We love startups and entrepreneurship communities that help startups become successful. Startups are usually all about innovation and approaching existing problems in a new way … And if you’re familiar with SoftLayer’s “Innovate or Die” motto, you know that we’re cut from the same cloth. We’ve partnered with incubators like Tech Wildcatters to provide up-and-coming companies with a year of $1,000/mo hosting credits along with a little SoftLayer expertise sprinkled in for good measure, and we are happy to support community partners like non-profits and user groups where new ideas are born every day.
Given our commitment to the startup community, when we heard that a sponsorship opened up for the September 13 WebInnovatorsGroup quarterly meeting, we jumped on the chance to get involved. WebInno events are fueled by a long-standing community of Internet and mobile entrepreneurs founded by David Beisel, and while I could tell you everything I know about what they’re doing in Boston, the best person to hear from is David himself:
Boston + Entrepreneurs + Technology + Beer … It was a no-brainer for us to be a Gold Sponsor of WebInno31.
Once in a blue moon, a SoftLayer customer has to cancel a server. Sometimes their business is growing and they’re moving up to more powerful hardware, sometimes they need to consolidate their equipment to cut their costs, and sometimes their reason can’t really be categorized. In this case, a happy customer with a few dozen servers decided he needed to shut one down, and the explanation he gave would clearly fall into the third category:
I would like to cancel this server on August 20th, 2011, but not before that date. Anytime on this date will be okay.
We no longer have a need for this server and would like to cancel it before our next billing period. Thank you for your help in this matter. Please send me an email when this server has been canceled on August 20th, 2011.
She’s been with us for a long time, but things just aren’t working out … She’s become a gold digger. It’s her, not me. Please let her down easy. I don’t like punking out and having someone do my dirty work, but I’m afraid she might be violent. Diamond rings hurt when you get hit with them.
I’m sorry to hear things did not work out for the two of you. While your safety is important to us, I must ask that you end this relationship via official channels.
Please submit an official cancellation request by going to Sales –> Cancel Server and proceeding through the cancellation steps. The server will be reclaimed at the end of your billing cycle on August 22nd.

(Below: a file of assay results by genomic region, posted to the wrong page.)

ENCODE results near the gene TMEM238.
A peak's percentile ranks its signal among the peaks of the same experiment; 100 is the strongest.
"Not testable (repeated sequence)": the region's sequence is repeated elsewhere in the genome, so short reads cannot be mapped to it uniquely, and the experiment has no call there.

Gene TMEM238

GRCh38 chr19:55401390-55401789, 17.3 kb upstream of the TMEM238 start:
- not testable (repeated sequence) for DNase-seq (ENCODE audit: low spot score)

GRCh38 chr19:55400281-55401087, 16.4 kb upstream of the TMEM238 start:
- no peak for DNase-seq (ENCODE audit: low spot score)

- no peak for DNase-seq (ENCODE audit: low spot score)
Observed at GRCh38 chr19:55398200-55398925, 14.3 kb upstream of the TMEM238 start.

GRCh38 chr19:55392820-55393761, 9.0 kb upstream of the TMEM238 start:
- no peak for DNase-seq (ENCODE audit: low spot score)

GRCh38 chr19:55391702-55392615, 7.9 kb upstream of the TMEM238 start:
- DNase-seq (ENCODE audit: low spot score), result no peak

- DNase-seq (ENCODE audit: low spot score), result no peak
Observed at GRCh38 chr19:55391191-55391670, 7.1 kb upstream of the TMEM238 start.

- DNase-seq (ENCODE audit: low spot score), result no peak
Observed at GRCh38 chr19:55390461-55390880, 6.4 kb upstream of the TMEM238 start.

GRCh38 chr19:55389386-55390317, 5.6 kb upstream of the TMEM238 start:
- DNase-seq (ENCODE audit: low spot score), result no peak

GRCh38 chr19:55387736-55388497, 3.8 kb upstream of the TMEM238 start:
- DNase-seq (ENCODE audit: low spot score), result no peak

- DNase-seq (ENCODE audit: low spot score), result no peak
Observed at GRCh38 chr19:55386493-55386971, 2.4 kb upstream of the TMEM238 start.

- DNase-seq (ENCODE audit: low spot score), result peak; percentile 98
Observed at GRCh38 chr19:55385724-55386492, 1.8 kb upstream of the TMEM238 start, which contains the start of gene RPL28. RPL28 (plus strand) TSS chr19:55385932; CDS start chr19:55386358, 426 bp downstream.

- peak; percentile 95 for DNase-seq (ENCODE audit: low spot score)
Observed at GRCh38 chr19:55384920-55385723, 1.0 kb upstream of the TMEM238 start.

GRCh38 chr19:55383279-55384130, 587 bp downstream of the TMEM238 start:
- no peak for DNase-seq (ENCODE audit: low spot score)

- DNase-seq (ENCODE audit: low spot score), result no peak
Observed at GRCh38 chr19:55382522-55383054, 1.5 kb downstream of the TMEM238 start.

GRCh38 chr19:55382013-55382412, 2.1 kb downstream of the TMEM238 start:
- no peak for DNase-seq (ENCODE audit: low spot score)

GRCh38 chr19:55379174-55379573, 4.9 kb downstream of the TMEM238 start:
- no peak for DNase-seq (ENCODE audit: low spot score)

Please let us know if you have any questions.
She always tried to make it hard for me to break up with her. Done!
Glad to hear things went smoothly. Things don’t always do, but we knew you could pull through it.
Official Cancellation Request
Word to your moms I came to drop bombs, I got more rhymes than the Bible’s got Psalms.
Thanks for your unique note, definitely was a nice break from the norm.
We’re glad to continue being part of your success!
Please contact us should future needs arise.
Thanks, it was a subtle reminder to get out your seat and jump around.
Let this be a lesson to all of you: Get out your seat and jump around.
When you’re walking down the aisles of an expo hall at a technical conference, what do you expect to see? Stacks of collateral? Maybe a few giveaway T-shirts? A fancy switch-ball or two? How about a crowd of people watching as a fellow attendee slams hard drive trays into a server enclosure and frantically plugs in network cables as a digital clock times them?
Cynical attendees might look at the Server Challenge and think of it as a gimmicky way to draw a crowd to our booth, but when you step up to the server enclosure to compete, you’re getting a crash course in SoftLayer’s business (along with an exciting tangible experience).
Before your first attempt, you’ll learn that SoftLayer is a hosting provider and that you’ll be reassembling a miniature version of the larger server racks we have filling data centers around the country (soon to be around the world). You see that one of SoftLayer’s biggest differentiators is our network configuration: A public network, a private network and an out-of-band management network connection to every SoftLayer server for free … And when the clock starts, we can share even more of the SoftLayer story.
Our goal is to let you experience SoftLayer while you’re just hearing about other companies. As it turns out, the experience draws people in: